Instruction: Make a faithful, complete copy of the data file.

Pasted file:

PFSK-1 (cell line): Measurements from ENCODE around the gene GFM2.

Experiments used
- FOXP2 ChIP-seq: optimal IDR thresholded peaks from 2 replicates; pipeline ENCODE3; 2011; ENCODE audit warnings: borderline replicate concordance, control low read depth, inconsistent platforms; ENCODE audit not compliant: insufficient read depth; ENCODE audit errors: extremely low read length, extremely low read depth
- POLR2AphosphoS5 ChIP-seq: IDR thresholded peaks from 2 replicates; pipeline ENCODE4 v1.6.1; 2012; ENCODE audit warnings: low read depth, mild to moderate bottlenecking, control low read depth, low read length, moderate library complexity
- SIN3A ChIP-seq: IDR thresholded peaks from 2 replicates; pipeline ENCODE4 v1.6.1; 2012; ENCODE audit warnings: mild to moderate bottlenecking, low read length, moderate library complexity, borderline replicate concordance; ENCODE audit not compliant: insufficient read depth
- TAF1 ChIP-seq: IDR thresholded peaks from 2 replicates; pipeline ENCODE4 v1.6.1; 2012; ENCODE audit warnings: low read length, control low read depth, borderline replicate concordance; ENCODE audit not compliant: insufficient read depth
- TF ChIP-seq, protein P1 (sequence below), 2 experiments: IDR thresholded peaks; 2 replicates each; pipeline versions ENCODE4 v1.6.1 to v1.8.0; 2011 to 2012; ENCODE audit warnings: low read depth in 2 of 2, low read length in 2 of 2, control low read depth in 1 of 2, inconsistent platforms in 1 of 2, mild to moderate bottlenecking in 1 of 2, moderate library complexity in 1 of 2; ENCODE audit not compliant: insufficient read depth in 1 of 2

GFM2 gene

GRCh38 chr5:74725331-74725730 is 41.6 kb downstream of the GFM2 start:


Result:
PFSK-1 (cell line): Measurements from ENCODE around the gene GFM2.

Experiments used
- FOXP2 ChIP-seq: optimal IDR thresholded peaks from 2 replicates; pipeline ENCODE3; 2011; ENCODE audit warnings: borderline replicate concordance, control low read depth, inconsistent platforms; ENCODE audit not compliant: insufficient read depth; ENCODE audit errors: extremely low read length, extremely low read depth
- POLR2AphosphoS5 ChIP-seq: IDR thresholded peaks from 2 replicates; pipeline ENCODE4 v1.6.1; 2012; ENCODE audit warnings: low read depth, mild to moderate bottlenecking, control low read depth, low read length, moderate library complexity
- SIN3A ChIP-seq: IDR thresholded peaks from 2 replicates; pipeline ENCODE4 v1.6.1; 2012; ENCODE audit warnings: mild to moderate bottlenecking, low read length, moderate library complexity, borderline replicate concordance; ENCODE audit not compliant: insufficient read depth
- TAF1 ChIP-seq: IDR thresholded peaks from 2 replicates; pipeline ENCODE4 v1.6.1; 2012; ENCODE audit warnings: low read length, control low read depth, borderline replicate concordance; ENCODE audit not compliant: insufficient read depth
- TF ChIP-seq, protein P1 (sequence below), 2 experiments: IDR thresholded peaks; 2 replicates each; pipeline versions ENCODE4 v1.6.1 to v1.8.0; 2011 to 2012; ENCODE audit warnings: low read depth in 2 of 2, low read length in 2 of 2, control low read depth in 1 of 2, inconsistent platforms in 1 of 2, mild to moderate bottlenecking in 1 of 2, moderate library complexity in 1 of 2; ENCODE audit not compliant: insufficient read depth in 1 of 2

GFM2 gene

GRCh38 chr5:74725331-74725730 is 41.6 kb downstream of the GFM2 start: